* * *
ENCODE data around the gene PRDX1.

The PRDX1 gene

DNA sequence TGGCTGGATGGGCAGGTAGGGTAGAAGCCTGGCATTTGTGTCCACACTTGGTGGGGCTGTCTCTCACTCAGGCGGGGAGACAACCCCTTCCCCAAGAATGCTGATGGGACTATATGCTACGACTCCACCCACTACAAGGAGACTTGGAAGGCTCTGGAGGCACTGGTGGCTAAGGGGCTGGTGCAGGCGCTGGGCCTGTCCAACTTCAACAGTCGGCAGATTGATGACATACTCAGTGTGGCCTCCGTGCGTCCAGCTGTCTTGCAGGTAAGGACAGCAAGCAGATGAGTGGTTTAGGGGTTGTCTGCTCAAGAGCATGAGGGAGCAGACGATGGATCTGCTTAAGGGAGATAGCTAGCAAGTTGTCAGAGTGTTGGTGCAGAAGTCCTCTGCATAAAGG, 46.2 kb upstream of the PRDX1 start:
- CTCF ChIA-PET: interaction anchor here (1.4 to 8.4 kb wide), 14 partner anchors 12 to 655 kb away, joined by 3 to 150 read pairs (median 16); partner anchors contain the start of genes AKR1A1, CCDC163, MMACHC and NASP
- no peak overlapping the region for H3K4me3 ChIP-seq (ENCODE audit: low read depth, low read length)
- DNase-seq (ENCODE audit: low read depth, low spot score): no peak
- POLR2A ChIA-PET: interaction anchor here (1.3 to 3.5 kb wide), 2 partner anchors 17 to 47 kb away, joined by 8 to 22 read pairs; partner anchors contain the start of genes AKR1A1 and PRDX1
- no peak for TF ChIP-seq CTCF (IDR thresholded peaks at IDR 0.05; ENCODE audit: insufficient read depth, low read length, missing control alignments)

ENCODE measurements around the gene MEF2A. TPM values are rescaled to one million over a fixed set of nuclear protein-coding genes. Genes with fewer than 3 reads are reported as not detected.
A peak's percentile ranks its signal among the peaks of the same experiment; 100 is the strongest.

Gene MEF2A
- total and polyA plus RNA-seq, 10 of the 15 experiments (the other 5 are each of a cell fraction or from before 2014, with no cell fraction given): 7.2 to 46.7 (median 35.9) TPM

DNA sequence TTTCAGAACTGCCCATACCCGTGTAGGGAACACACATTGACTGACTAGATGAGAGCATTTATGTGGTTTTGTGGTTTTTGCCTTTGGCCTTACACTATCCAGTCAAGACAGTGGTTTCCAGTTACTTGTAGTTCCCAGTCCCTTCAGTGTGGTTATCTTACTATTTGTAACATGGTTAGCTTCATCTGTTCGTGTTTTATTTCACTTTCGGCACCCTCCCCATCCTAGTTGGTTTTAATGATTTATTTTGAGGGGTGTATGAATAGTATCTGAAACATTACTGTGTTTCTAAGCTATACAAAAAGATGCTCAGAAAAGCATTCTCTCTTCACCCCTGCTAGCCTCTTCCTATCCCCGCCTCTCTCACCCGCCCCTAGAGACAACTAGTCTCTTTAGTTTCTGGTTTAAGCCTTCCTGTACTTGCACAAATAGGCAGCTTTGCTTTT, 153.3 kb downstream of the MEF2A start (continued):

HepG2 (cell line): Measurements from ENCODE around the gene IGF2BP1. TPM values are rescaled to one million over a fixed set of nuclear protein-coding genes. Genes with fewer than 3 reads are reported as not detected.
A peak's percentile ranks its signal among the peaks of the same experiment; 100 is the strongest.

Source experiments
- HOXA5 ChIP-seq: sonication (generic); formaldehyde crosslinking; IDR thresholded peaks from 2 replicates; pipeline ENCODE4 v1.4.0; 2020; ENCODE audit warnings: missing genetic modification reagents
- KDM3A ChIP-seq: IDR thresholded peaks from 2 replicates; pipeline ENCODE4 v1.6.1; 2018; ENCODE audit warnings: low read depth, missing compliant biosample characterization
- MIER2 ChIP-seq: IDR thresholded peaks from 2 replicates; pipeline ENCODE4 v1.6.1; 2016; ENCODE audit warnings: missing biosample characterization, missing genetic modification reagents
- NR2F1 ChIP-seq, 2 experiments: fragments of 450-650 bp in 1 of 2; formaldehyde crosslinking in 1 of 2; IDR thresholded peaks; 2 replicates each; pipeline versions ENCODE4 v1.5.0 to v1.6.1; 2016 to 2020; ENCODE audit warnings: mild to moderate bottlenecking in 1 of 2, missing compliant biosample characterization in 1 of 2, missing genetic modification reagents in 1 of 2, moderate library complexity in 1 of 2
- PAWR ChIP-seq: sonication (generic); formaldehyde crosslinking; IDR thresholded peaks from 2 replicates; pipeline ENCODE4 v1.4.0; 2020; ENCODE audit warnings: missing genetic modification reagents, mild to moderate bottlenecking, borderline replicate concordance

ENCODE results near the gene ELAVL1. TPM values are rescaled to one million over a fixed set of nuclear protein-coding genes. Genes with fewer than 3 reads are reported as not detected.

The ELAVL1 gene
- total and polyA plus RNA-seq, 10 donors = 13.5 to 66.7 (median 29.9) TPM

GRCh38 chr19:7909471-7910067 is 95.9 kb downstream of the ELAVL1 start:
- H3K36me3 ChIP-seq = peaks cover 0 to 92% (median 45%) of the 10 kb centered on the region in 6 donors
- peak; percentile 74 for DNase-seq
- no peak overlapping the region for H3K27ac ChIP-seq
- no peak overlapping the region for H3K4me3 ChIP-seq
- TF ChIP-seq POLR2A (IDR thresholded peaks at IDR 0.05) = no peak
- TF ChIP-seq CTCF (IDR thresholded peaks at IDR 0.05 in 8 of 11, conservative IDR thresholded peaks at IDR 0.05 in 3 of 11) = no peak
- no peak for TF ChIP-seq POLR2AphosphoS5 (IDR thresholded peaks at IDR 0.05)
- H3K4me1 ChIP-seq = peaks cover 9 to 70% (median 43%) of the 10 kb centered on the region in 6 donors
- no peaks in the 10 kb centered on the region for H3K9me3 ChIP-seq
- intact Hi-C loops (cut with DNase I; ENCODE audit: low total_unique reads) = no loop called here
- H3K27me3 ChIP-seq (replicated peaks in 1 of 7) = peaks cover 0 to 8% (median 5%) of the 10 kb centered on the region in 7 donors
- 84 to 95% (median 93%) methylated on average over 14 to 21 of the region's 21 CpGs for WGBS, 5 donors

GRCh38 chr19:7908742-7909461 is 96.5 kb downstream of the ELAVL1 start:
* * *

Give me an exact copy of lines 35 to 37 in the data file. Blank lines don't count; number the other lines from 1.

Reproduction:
- intact Hi-C loops (cut with DNase I; ENCODE audit: low total_unique reads) = no loop called here
- H3K27me3 ChIP-seq (replicated peaks in 1 of 7) = peaks cover 0 to 8% (median 5%) of the 10 kb centered on the region in 7 donors
- 84 to 95% (median 93%) methylated on average over 14 to 21 of the region's 21 CpGs for WGBS, 5 donors